|Commentary Authored by Gardere Technology Attorney Peter Vogel and published by the E-Commerce Times |
The BYOD Maelstrom: Legal, Technical Issues Abound
|June 13, 2012 11:42 pm|
By E-Commerce Times columnist Peter S. Vogel who is a trial partner at Gardere Wynne Sewell, where he is chair of the eDiscovery Team and Chair of the Technology Industry Team. Before practicing law, he was a systems programmer on mainframes, received a masters in computer science, and taught graduate courses in information systems and operations research. His blog covers contemporary technology topics.
If employees are using their own smartphones, tablets or computers outside the normal course of their employment, such as on evenings or weekends, can employers make any claim to IP ownership? Perhaps the IP ownership determination would turn on whether an employee was working on an employer's project or if an employment agreement carved out a 24/7 IP ownership claim.
When companies started issuing BlackBerry phones, the world changed. With the advent of the iPhone and Android, the world changed again. Employees started using the newer, hotter technologies, and many carried the company BlackBerry and the iPhone or an Android handset but did not like carrying two devices -- one for work and one for personal stuff.
Some, but not many companies, started issuing iPhones and Android phones. Others simply said "Bring Your Own Device" and either supplemented the costs or did not. Either way, employers had to figure out how to support the new BYOD world.
However, BYOD has created new challenges for those employers who permit, encourage or require their employees to buy and use their own smartphones, tablets or computers for company business. Those issues, both legal and technical, exist whether the employer supplements the costs or not.
While it is clear, thanks to a 2010 U.S. Supreme Court 9-0 ruling, that employees are not entitled to privacy on their smartphones (or tablets or computers) if they use an employer's issued device, it is not so clear when employees rely on their own smartphones (or tablets or computers) for email and remote access.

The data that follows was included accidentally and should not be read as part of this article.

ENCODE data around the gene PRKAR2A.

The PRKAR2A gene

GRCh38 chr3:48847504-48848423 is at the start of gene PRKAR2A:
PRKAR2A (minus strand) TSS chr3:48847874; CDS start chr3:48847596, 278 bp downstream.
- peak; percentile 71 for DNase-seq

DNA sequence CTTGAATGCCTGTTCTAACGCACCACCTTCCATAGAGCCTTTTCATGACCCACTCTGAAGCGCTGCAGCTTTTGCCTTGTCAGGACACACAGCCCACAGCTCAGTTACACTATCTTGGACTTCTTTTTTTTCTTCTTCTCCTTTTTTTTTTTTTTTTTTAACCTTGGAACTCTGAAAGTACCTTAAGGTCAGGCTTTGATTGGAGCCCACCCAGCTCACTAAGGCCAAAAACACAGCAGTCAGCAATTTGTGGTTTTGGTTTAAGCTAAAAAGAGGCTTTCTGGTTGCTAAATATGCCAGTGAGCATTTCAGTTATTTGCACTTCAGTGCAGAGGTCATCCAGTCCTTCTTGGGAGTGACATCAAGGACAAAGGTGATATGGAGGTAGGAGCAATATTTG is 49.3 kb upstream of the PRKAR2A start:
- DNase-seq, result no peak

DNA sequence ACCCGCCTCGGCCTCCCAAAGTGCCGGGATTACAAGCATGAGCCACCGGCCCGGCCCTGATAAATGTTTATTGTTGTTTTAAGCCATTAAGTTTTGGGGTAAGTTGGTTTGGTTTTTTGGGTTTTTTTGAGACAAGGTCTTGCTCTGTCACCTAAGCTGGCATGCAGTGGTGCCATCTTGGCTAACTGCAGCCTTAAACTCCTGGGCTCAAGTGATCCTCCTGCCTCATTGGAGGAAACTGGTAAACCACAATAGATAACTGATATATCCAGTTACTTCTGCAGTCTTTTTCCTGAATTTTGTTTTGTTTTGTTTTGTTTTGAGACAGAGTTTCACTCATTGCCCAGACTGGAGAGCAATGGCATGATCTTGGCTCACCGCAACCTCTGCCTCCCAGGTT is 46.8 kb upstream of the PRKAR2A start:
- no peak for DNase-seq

The legal questions center around whether the device is used for personal or business use, and whether an employer's contribution to the cost of the device or service makes a difference.
What Are the Technical Issues?
BYOD poses several challenges to an enterprise, according to a just-released Juniper Networks (Nasdaq: JNPR) survey of more than 4,000 mobile-device users and IT professionals:
- Adapting mobility policies to align with the current trend of employees using personal mobile devices for corporate use
- Delivering secure, remote access for mobile devices, while enforcing granular access controls
- Securing corporate and personal data and mobile devices from malware, viruses and malicious applications
- Mitigating the risk of loss, theft or exploitation of corporate and personal data residing on mobile devices
- Providing all of the above for an ever-increasing range of mobile devices and platforms.
Obviously, these challenges create complexities for the IT professionals, many of which are intertwined with legal issues.
What Are the Legal Issues?
1. Privacy and Email
2. Intellectual Property
What About Intellectual Property on BYODs?
What Employment Contracts or Policies Address
Given all these BYOD issues, it seems pretty clear that there should be a written document specifically delineating the rights and obligations relating to the employee's use of employee-owned smartphones, tablets and computers. In addition to addressing IP and email, the document should address employer requirements for security software, encryption and passwords on these devices if the employees have access to the employer's email, system and the like.
Simply by addressing these types of issues up front in written agreements, companies can go a long way toward reducing the risk of misunderstanding and compromise of their systems. In the U.S., they can also clarify expectations with respect to email and IP rights.
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